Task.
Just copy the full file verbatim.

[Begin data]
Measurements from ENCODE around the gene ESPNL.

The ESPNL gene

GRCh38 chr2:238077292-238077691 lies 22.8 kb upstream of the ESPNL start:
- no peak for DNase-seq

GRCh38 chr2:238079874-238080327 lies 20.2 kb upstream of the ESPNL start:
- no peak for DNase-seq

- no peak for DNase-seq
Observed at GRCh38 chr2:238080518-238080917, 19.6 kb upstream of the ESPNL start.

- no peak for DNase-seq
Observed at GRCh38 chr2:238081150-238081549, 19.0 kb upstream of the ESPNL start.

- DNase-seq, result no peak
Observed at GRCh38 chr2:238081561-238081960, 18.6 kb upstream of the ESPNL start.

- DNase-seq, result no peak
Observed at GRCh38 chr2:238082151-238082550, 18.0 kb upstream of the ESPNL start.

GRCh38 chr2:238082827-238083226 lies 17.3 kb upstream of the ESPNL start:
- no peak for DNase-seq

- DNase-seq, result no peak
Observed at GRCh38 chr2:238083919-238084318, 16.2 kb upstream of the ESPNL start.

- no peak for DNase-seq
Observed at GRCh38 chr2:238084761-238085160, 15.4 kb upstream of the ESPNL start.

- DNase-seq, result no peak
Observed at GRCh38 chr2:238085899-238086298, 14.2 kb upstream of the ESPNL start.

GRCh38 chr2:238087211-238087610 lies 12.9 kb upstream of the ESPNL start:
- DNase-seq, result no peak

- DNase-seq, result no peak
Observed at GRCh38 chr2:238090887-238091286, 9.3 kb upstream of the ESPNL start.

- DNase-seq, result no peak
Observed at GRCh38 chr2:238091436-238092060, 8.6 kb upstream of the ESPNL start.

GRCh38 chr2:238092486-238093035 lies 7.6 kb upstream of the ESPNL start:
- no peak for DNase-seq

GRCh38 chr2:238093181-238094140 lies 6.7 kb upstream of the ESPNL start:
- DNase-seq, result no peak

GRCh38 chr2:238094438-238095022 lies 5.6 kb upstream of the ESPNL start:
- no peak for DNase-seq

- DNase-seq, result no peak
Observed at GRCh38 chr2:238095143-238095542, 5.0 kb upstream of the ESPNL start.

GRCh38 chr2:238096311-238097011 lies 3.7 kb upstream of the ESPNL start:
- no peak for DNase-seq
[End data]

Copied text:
Measurements from ENCODE around the gene ESPNL.

The ESPNL gene

GRCh38 chr2:238077292-238077691 lies 22.8 kb upstream of the ESPNL start:
- no peak for DNase-seq

GRCh38 chr2:238079874-238080327 lies 20.2 kb upstream of the ESPNL start:
- no peak for DNase-seq

- no peak for DNase-seq
Observed at GRCh38 chr2:238080518-238080917, 19.6 kb upstream of the ESPNL start.

- no peak for DNase-seq
Observed at GRCh38 chr2:238081150-238081549, 19.0 kb upstream of the ESPNL start.

- DNase-seq, result no peak
Observed at GRCh38 chr2:238081561-238081960, 18.6 kb upstream of the ESPNL start.

- DNase-seq, result no peak
Observed at GRCh38 chr2:238082151-238082550, 18.0 kb upstream of the ESPNL start.

GRCh38 chr2:238082827-238083226 lies 17.3 kb upstream of the ESPNL start:
- no peak for DNase-seq

- DNase-seq, result no peak
Observed at GRCh38 chr2:238083919-238084318, 16.2 kb upstream of the ESPNL start.

- no peak for DNase-seq
Observed at GRCh38 chr2:238084761-238085160, 15.4 kb upstream of the ESPNL start.

- DNase-seq, result no peak
Observed at GRCh38 chr2:238085899-238086298, 14.2 kb upstream of the ESPNL start.

GRCh38 chr2:238087211-238087610 lies 12.9 kb upstream of the ESPNL start:
- DNase-seq, result no peak

- DNase-seq, result no peak
Observed at GRCh38 chr2:238090887-238091286, 9.3 kb upstream of the ESPNL start.

- DNase-seq, result no peak
Observed at GRCh38 chr2:238091436-238092060, 8.6 kb upstream of the ESPNL start.

GRCh38 chr2:238092486-238093035 lies 7.6 kb upstream of the ESPNL start:
- no peak for DNase-seq

GRCh38 chr2:238093181-238094140 lies 6.7 kb upstream of the ESPNL start:
- DNase-seq, result no peak

GRCh38 chr2:238094438-238095022 lies 5.6 kb upstream of the ESPNL start:
- no peak for DNase-seq

- DNase-seq, result no peak
Observed at GRCh38 chr2:238095143-238095542, 5.0 kb upstream of the ESPNL start.

GRCh38 chr2:238096311-238097011 lies 3.7 kb upstream of the ESPNL start:
- no peak for DNase-seq